Those that follow me on Twitter (@MajorSpoilers), may have already seen me question the full name of Dr. Harrison Wells. The fact that he has access to footage and newspapers from The Future, and his comment about waiting for centuries to turn on the particle accelerator has me convinced that the name is a false one used as an homage to H.G. Wells (the author of The Time Machine), and we are really seeing Abra Kadabra, the magician/scientist from the 64th century. I don’t think he will be revealed to be Professor Zoom, as Detective Eddie Thawne is the “real” name of the future Professor Zoom. Considering Warner Bros. and The CW are playing a little loose with characters that appear here, we may be seeing a clever ruse to throw fans off their tracks.
Yet another crossover from The CW’s Arrow series, Big Belly Burger is another one of those famous food chains from the DCU. The restaurant was founded in Coast City and thanks to parent company LexCorp was able to spread across the United States. Fans of Superman: The Animated Series probably remember the chain being dropped in at least one episode, but the first appearance of the hamburger joint happened in Adventures of Superman #441 in June of 1988 in the story “The Tiny Terror of Tinseltown”. The issue was written by John Byrne with art by Jerry Ordway.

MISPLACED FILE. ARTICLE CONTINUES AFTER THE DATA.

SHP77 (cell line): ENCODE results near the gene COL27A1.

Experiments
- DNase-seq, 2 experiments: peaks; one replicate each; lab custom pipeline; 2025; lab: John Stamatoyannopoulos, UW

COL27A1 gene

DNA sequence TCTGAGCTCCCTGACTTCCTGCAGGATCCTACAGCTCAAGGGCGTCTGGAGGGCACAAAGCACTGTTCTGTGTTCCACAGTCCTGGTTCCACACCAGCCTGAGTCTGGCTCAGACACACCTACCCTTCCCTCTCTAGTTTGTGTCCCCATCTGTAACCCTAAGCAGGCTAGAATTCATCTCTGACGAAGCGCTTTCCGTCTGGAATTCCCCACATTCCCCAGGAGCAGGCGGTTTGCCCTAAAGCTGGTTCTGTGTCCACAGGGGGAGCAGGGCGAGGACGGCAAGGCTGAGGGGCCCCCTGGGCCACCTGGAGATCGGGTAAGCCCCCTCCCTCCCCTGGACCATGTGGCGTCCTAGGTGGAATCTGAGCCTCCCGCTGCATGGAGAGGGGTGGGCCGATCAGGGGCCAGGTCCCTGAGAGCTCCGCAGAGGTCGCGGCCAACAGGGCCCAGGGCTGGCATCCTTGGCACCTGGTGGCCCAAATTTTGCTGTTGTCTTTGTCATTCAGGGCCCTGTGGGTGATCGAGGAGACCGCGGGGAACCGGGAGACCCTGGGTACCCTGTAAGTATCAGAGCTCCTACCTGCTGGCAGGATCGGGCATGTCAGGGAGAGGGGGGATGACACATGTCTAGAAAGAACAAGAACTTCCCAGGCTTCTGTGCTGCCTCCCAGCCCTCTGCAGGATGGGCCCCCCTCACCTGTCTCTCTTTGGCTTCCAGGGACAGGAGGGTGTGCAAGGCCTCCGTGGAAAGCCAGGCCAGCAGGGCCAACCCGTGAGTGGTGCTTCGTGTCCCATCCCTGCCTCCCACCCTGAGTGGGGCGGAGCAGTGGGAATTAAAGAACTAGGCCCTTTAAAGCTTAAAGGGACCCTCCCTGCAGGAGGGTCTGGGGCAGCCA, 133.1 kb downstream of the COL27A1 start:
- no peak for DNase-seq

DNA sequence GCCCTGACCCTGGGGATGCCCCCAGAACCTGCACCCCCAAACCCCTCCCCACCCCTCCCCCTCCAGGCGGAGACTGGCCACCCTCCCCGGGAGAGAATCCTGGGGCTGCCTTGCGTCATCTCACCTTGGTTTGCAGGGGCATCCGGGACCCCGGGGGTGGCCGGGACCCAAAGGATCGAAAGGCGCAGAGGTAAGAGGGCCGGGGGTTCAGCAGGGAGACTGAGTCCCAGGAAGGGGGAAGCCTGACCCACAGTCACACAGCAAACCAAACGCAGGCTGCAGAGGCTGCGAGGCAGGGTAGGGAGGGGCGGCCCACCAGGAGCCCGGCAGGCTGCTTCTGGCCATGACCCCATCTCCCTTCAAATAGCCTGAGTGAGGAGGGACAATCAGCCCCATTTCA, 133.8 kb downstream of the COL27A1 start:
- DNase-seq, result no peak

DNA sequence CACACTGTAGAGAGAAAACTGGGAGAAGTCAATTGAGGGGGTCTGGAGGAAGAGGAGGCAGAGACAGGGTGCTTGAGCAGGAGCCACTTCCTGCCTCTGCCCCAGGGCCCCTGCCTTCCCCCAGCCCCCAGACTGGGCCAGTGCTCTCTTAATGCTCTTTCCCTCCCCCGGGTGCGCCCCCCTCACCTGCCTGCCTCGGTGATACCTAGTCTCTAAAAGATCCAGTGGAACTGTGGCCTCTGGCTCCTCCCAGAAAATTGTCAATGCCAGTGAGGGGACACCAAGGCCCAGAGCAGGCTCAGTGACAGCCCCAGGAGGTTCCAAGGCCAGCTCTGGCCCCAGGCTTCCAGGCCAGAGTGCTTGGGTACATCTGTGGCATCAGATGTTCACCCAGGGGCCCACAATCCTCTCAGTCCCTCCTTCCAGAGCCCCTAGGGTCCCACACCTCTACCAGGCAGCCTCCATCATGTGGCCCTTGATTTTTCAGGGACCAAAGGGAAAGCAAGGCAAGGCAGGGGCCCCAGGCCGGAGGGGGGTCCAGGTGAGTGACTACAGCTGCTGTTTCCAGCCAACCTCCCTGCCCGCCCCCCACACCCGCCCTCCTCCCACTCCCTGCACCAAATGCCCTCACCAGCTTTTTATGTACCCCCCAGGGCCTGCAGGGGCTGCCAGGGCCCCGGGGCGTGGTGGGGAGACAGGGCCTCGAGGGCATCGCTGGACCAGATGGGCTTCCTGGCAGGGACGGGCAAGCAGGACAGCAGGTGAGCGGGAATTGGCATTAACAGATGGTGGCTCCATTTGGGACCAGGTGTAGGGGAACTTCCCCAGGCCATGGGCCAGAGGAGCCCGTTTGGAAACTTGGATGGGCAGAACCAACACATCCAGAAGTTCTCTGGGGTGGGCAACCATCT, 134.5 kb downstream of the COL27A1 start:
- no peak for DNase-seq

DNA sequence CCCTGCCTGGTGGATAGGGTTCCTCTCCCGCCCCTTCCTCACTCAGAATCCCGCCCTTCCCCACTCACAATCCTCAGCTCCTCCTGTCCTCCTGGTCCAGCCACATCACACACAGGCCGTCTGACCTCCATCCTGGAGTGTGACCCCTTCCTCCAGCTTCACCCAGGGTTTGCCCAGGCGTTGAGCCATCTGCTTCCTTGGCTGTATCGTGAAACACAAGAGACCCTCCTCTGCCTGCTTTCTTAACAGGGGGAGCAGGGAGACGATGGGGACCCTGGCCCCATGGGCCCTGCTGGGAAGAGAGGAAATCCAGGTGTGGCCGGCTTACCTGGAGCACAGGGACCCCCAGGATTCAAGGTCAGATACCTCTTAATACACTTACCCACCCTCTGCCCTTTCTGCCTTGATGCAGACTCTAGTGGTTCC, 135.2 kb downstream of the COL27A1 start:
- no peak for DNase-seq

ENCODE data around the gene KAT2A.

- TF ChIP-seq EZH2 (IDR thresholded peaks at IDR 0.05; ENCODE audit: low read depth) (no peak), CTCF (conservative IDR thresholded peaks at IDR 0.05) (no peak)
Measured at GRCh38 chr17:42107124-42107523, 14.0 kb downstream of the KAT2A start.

CENTRAL CITY POLICE DEPARTMENT
This episode made a couple of references to comic book officers of Central City. First up is officer Paulson, who many may recognize as Chief Harvey Paulson, who held the office in seven issues of The Flash. He was created by Cary Bates and Alex Saviuk and appeared in The Flash #273 in 1979.